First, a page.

Rattigan’s resurgence in recent decades would have been gall and wormwood to the angry young playwrights of the 1950s with their scorn, some of it undoubtedly deserved, for the middle-class values enshrined in the “well-made plays” by the likes of Rattigan, who perhaps foolishly claimed he wrote with a mythical Aunt Edna in mind. Well, time has been kind to him. The Browning Version has been much-staged, most recently last year, re-filmed in 1994 with Albert Finney, and televised in 1985 with Ian Holm and Judi Dench; The Deep Blue Sea was seen on TV in 1994 with Penelope Wilton repeating her stage role, and given a fine screen outing in 2012. Now we have The Winslow Boy reaching sell-out audiences at the Old Vic. So there’s clearly something about the Rattigan boy that merits reappraisal as the centenary of his birth was registered two years back.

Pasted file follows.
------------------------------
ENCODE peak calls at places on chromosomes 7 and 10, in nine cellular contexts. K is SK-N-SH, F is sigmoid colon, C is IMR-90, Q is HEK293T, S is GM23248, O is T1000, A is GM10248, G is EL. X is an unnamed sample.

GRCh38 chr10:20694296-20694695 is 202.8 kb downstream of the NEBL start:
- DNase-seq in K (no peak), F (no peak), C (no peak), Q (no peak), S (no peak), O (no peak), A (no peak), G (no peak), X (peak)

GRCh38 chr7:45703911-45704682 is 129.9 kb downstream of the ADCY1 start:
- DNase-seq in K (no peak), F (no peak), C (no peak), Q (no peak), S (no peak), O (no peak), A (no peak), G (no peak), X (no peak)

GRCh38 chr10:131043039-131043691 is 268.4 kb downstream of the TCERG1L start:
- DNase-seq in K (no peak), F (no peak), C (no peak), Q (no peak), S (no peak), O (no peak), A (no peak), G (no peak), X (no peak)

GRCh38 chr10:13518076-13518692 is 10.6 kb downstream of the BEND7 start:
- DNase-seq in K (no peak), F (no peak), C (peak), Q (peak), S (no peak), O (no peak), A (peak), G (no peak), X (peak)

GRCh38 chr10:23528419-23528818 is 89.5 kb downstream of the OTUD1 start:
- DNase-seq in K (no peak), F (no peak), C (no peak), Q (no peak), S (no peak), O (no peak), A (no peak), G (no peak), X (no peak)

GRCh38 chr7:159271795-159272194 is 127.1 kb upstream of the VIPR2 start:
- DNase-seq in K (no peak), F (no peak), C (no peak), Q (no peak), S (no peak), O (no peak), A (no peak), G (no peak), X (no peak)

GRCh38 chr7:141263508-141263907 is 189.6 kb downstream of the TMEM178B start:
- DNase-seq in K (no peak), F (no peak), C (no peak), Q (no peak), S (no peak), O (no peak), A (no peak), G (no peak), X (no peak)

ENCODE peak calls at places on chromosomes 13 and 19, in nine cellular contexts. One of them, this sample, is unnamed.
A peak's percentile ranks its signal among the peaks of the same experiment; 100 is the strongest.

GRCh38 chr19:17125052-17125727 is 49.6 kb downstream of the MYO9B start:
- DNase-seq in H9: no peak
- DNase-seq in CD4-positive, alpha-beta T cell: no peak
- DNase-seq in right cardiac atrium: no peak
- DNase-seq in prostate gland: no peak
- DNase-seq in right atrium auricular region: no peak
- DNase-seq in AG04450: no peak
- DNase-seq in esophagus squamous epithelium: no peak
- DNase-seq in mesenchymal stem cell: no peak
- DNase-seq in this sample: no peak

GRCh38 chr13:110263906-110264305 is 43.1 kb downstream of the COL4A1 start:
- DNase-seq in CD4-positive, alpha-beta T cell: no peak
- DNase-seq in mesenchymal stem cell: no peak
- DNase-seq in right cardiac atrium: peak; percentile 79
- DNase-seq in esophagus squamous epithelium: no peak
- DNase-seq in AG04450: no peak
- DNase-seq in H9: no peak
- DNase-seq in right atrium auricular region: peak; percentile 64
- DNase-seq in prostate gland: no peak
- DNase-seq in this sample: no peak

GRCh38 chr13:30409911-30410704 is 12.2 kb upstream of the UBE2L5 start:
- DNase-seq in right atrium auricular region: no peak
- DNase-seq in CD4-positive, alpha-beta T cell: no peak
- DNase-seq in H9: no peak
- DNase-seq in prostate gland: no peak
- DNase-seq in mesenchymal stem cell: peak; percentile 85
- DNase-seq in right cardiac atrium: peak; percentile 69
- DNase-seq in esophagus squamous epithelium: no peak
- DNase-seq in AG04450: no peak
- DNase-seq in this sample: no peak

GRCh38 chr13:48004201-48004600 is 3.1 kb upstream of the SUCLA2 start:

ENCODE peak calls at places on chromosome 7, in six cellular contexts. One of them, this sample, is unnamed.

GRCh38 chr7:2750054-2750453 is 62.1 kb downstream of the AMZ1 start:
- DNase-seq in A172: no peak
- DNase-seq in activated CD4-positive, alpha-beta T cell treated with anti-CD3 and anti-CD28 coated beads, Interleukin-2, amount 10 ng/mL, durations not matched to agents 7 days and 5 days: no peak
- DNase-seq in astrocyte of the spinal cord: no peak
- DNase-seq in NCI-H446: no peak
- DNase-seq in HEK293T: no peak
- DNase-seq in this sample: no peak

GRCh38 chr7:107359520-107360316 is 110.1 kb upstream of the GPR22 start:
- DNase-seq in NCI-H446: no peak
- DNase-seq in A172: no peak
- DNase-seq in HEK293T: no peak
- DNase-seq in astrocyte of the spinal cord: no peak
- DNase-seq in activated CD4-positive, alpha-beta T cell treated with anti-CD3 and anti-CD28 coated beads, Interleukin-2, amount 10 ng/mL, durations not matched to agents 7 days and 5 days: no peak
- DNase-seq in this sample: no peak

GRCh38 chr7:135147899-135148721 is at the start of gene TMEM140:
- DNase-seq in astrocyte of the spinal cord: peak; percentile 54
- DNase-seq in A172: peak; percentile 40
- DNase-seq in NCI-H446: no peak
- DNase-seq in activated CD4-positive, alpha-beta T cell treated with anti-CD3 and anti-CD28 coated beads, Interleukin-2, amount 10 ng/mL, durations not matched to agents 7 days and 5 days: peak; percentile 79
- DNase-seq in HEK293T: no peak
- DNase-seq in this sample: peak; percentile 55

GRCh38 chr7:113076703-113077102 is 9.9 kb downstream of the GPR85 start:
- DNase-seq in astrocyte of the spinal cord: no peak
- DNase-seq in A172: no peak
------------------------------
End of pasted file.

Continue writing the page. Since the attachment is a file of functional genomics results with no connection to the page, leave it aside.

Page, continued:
Above all, perhaps, he is a master-craftsman par excellence who best defines “well-made play.” For him, structure is meaning. Nothing happens that is irrelevant to the play’s overall pattern of interacting themes and motifs, of character interplay, of drama laced with comic awareness of human frailty. What evolves from this may not be the very greatest play, but at its best, as in The Winslow Boy, it is a deeply satisfying one. First performed in 1946, it was an instant success and was eloquently filmed in 1948, televised in 1977 and filmed again, improbably but persuasively, by David Mamet, in 1999. For once that tired old legend, “inspired by a true story,” seems appropriate. “I wanted to create, not just recreate,” Rattigan once said of this play. And the story of the young naval cadet wrongly accused in 1908 of stealing a five-shilling postal order and the long struggle of his father and his legal counsel to have his case brought to court and properly aired does indeed have something of the “inspirational” about it. There is a very fine and moving account of Archer-Shee, the real-life counterpart of the Winslow boy, by American critic Alexander Woollcott in his 1943 essay collection, Long, Long Ago, and this may well have been the stimulus for Rattigan’s play. Woollcott records how the boy, his innocence proved, died a few years later after the Battle of Ypres. The Old Vic’s production moves the events on by several years, with the dates 1912, 1913 and 1914 appearing in large illuminated letters above the proscenium arch. In his act of “creating” Rattigan stresses the poignancy of individual human endeavour in the face of global upheaval, and the production reinforces this intention.